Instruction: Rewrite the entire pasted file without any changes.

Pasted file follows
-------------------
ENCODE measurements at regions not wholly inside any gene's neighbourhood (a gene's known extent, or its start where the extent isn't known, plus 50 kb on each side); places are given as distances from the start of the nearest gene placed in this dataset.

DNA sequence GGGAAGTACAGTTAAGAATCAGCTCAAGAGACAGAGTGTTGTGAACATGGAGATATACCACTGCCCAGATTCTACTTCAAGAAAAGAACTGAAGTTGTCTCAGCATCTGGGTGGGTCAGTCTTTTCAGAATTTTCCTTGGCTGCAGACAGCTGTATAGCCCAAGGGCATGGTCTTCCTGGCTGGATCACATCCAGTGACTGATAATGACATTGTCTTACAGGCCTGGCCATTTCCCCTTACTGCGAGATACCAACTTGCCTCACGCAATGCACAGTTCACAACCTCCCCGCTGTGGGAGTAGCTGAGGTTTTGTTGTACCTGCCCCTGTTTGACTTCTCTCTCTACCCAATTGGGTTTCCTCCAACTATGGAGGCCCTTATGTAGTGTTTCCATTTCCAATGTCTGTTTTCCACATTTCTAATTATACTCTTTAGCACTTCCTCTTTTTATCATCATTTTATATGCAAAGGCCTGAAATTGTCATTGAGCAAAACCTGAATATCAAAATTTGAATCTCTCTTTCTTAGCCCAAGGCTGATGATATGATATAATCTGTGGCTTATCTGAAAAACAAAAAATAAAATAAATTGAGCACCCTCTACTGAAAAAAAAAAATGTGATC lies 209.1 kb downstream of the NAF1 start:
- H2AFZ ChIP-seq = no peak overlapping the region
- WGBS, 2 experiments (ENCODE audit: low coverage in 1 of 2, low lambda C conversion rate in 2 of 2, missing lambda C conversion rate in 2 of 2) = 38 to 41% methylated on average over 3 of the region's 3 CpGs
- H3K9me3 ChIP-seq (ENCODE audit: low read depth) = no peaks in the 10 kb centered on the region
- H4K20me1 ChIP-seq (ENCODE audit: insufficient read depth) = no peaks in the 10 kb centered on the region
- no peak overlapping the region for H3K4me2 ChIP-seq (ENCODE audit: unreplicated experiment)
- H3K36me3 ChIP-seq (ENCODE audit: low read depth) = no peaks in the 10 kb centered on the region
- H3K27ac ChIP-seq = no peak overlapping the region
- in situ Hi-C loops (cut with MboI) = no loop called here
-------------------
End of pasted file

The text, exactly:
ENCODE measurements at regions not wholly inside any gene's neighbourhood (a gene's known extent, or its start where the extent isn't known, plus 50 kb on each side); places are given as distances from the start of the nearest gene placed in this dataset.

DNA sequence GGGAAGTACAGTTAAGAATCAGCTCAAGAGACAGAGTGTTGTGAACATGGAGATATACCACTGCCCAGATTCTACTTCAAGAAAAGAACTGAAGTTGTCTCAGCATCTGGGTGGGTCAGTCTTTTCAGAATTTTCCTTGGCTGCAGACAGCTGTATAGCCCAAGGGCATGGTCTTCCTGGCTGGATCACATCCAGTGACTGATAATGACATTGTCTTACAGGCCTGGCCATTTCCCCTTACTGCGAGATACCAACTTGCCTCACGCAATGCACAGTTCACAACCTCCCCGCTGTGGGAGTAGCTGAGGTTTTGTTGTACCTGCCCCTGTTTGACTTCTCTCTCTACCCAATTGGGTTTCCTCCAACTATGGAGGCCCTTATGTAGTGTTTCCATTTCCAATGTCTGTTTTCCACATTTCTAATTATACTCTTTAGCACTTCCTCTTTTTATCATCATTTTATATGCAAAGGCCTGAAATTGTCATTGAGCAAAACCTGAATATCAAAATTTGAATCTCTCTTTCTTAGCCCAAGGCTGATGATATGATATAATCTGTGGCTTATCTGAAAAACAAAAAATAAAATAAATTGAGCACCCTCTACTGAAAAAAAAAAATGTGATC lies 209.1 kb downstream of the NAF1 start:
- H2AFZ ChIP-seq = no peak overlapping the region
- WGBS, 2 experiments (ENCODE audit: low coverage in 1 of 2, low lambda C conversion rate in 2 of 2, missing lambda C conversion rate in 2 of 2) = 38 to 41% methylated on average over 3 of the region's 3 CpGs
- H3K9me3 ChIP-seq (ENCODE audit: low read depth) = no peaks in the 10 kb centered on the region
- H4K20me1 ChIP-seq (ENCODE audit: insufficient read depth) = no peaks in the 10 kb centered on the region
- no peak overlapping the region for H3K4me2 ChIP-seq (ENCODE audit: unreplicated experiment)
- H3K36me3 ChIP-seq (ENCODE audit: low read depth) = no peaks in the 10 kb centered on the region
- H3K27ac ChIP-seq = no peak overlapping the region
- in situ Hi-C loops (cut with MboI) = no loop called here